That said, Barnier nevertheless also noted there still has been no progress on two essential issues: first, the need for “robust guarantees for a level playing field – including on State aid and standards – to ensure open and fair competition,” and second, “a balanced, sustainable and long-term solution for fisheries, with the interests of all Member States concerned in mind, and not least the many men and women whose livelihoods depend on it on both sides.” In regard to both issues, he said, “this week again, the UK did not show a willingness to break the deadlock.” In regard to the level playing field, he said the UK “still refuses to commit to maintaining high standards in a meaningful way.” On State aid, he said, “we have made no progress at all.” And in regard to climate, environment, labor or social law, he said, “the UK refuses effective means to avoid undercutting by lowering standards.” In regard to fisheries, Barnier said, “the UK is effectively asking for a near total exclusion of EU fishing vessels from UK waters. That is simply unacceptable.” He acknowledged that the UK will be an independent coastal state and the EU fully respects that. But, he said, “common stocks need to be managed jointly – according to international law and the principle of responsible and sustainable management of resources. And any agreement cannot lead to the partial destruction of the EU fishing industry.” Concluding with a warning, he said, “The EU has always insisted that an economic partnership with the UK must include robust level playing field rules and an equitable agreement on fisheries. That means that, by its current refusal to commit to conditions of open and fair competition and to a balanced agreement on fisheries, the UK makes a trade agreement at this point unlikely.”
Likewise, Frost, while noting that the EU had listened to some of the UK’s concerns and that there had been “constructive” discussions” this week, said “considerable gaps remain in the most difficult areas, that is, the so-called level playing field and on fisheries. We have always been clear that our principles in these areas are not simple negotiating positions but expressions of the reality that we will be a fully independent country at the end of the transition period. That is why we continue to look for a deal with at its core, a free trade agreement similar to the one the EU already has with Canada….We remain unclear why this is so difficult for the EU, but we will continue to negotiate with this in mind.” In closing, he noted that when the next round in the negotiation begins [on Aug. 17], there will be little more than four months left until the transition period ends at midnight on Dec. 31, and that, although the UK will continue to work energetically to seek an agreement, it must face the possibility that one won’t be achieved and must therefore continue preparing for “all possible scenarios” – i.e., a no-deal exit from the EU’s Single Market and Customs Union. Nevertheless, sounding more optimistic than Barnier, he concluded with these words: “Looking forward, there are large areas of convergence in many of the areas on which we are negotiating and ample precedents and texts on which we can base our work. We will keep working hard to bridge the gaps and find a way through….Despite all the difficulties, on the basis of the work we have done in July, my assessment is that agreement can still be reached in September, and that we should continue to negotiate with this aim in mind.”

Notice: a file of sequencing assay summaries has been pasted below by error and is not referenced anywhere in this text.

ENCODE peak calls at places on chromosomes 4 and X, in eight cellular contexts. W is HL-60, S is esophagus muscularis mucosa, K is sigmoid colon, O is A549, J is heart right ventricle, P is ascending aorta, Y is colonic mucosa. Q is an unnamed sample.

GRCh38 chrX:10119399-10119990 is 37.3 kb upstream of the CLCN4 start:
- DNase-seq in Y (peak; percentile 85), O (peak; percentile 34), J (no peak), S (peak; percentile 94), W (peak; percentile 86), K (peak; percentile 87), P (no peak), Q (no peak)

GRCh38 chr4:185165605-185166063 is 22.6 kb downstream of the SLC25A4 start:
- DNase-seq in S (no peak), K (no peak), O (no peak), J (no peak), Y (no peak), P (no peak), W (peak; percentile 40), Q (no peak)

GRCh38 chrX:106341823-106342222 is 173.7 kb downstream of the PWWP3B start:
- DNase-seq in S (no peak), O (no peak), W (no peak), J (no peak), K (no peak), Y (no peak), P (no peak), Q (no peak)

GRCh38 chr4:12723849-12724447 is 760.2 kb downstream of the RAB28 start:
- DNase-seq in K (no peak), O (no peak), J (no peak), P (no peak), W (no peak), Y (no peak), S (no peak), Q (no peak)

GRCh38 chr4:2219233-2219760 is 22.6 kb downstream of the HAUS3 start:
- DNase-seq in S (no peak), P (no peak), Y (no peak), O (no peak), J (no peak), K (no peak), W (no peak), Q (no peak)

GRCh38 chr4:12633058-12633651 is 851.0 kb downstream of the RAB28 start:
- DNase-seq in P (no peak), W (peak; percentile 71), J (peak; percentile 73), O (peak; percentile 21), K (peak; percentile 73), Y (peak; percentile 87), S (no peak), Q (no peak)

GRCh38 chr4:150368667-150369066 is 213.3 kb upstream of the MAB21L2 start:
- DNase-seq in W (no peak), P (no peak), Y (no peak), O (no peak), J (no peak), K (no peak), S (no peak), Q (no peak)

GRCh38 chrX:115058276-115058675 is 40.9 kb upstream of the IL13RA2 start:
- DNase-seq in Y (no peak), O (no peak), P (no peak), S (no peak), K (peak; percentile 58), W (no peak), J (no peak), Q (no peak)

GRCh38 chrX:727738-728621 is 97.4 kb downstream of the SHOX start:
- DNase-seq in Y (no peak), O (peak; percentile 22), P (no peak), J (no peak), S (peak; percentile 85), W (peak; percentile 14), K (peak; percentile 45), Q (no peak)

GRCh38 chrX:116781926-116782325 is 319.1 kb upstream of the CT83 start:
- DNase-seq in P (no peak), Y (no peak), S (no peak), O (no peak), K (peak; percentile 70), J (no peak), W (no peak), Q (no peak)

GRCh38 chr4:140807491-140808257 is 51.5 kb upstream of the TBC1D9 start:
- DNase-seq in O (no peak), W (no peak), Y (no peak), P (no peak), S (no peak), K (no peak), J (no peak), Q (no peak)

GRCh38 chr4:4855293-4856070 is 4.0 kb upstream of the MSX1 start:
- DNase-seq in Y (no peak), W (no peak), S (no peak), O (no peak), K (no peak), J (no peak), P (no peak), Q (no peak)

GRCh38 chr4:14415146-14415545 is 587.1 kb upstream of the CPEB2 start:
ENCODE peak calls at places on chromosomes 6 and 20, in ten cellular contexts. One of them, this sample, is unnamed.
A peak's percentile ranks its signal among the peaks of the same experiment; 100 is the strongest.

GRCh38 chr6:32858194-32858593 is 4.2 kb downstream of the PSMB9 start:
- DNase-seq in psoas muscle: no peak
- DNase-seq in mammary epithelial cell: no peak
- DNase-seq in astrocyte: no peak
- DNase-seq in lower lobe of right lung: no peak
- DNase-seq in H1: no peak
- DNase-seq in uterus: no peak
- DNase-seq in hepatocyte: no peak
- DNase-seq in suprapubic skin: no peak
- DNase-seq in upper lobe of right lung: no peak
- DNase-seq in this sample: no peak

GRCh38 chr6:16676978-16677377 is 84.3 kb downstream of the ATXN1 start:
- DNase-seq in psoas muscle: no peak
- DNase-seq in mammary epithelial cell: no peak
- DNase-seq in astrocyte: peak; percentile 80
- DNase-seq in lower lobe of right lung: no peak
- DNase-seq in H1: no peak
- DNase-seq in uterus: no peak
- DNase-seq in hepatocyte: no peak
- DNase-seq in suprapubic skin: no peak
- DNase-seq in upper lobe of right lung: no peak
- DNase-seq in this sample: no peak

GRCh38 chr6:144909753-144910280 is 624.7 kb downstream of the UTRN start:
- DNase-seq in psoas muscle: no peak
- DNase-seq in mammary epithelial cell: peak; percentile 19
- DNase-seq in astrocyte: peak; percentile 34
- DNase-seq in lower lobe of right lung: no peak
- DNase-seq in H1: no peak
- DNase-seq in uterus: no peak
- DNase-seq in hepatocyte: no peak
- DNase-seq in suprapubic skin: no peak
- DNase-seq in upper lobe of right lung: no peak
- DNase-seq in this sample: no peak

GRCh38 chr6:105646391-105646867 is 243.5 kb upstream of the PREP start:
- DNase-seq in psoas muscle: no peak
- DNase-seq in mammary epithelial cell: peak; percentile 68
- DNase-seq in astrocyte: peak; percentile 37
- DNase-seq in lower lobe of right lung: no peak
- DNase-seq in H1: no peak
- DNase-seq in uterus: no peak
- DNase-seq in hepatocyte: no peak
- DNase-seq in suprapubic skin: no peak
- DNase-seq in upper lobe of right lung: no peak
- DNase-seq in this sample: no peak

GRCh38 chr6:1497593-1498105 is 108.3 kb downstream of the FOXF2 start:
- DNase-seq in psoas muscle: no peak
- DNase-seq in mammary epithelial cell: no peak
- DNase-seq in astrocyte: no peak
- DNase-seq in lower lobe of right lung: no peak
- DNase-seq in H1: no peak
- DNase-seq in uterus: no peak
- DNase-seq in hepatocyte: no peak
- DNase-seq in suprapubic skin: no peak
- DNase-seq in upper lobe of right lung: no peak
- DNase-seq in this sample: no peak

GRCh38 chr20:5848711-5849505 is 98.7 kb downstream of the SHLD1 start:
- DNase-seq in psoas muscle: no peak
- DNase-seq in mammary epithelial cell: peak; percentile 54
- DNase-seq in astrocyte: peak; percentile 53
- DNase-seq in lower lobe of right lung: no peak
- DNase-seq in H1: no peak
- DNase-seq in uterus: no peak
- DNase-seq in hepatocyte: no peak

There are two important take-aways from this week’s round: First, unlike the previous rounds, they made some progress – indeed, a good deal of progress. Second, if the EU and UK can resolve their differences in regard to two issues – the level playing field and fisheries – there will be an agreement. That’s a big if. But it could happen.
David R. Cameron is a professor of political science and director of the European Union Studies Program at the MacMillan Center.